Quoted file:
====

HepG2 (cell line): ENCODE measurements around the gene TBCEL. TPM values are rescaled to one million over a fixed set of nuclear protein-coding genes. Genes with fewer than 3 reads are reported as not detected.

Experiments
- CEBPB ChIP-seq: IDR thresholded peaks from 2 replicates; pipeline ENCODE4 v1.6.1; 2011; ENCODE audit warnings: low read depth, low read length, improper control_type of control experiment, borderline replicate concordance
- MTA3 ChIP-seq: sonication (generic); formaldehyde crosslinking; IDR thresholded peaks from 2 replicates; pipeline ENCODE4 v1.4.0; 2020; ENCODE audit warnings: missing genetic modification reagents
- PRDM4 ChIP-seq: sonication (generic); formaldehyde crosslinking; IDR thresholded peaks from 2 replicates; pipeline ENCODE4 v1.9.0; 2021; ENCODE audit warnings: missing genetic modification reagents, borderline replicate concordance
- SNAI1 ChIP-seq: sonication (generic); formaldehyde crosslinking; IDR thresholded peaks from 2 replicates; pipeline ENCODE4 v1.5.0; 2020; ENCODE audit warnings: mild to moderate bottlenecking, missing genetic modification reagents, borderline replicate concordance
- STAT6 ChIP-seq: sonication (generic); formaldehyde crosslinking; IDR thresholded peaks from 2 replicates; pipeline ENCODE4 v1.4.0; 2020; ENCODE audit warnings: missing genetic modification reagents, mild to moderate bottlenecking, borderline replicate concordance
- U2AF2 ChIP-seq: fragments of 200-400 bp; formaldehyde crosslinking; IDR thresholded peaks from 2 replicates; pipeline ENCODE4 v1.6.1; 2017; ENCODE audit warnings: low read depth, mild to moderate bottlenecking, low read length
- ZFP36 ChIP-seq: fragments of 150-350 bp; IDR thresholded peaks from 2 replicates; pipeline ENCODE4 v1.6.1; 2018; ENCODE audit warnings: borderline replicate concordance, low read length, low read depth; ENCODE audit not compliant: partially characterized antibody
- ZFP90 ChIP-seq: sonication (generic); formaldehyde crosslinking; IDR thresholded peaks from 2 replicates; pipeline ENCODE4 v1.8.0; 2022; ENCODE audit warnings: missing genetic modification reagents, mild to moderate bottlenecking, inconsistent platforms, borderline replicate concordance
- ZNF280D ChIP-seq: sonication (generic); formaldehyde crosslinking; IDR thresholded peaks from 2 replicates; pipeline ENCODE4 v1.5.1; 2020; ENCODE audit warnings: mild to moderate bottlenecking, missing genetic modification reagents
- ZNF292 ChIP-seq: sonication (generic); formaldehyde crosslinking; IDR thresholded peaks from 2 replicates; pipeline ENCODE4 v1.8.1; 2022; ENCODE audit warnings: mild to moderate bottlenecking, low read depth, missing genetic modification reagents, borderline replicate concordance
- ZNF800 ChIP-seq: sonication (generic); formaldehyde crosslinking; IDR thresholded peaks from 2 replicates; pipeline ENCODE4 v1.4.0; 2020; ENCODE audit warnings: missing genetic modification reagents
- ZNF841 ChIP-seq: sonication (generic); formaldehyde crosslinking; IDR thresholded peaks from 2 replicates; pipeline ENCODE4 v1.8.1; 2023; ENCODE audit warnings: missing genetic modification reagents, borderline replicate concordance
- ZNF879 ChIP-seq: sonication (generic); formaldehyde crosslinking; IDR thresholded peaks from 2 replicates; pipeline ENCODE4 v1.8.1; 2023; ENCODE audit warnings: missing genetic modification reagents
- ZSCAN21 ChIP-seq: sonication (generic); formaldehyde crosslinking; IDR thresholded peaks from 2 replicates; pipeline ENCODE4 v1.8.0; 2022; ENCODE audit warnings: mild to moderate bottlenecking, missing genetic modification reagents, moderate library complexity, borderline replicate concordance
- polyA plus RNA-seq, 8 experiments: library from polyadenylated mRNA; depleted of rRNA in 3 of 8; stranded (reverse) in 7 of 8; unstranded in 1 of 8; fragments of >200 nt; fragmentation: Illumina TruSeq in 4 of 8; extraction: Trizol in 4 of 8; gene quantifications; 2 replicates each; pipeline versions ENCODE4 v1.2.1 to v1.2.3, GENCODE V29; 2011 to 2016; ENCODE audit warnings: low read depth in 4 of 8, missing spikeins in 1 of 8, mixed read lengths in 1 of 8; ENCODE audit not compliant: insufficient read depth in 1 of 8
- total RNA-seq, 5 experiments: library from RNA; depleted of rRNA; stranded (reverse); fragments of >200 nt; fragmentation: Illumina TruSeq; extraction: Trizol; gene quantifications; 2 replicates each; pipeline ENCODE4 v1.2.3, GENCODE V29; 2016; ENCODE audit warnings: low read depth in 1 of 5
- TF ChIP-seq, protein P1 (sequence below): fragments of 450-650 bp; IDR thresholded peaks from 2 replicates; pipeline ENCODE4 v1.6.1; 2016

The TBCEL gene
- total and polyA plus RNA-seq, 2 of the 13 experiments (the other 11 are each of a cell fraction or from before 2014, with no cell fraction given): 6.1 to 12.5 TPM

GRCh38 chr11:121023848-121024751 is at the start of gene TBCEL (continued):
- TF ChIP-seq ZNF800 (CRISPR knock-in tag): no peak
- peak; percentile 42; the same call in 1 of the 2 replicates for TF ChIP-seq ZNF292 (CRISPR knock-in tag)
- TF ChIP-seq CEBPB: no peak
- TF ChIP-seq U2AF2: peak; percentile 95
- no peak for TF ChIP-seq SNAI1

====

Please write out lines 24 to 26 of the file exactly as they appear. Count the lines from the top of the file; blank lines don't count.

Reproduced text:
- peak; percentile 42; the same call in 1 of the 2 replicates for TF ChIP-seq ZNF292 (CRISPR knock-in tag)
- TF ChIP-seq CEBPB: no peak
- TF ChIP-seq U2AF2: peak; percentile 95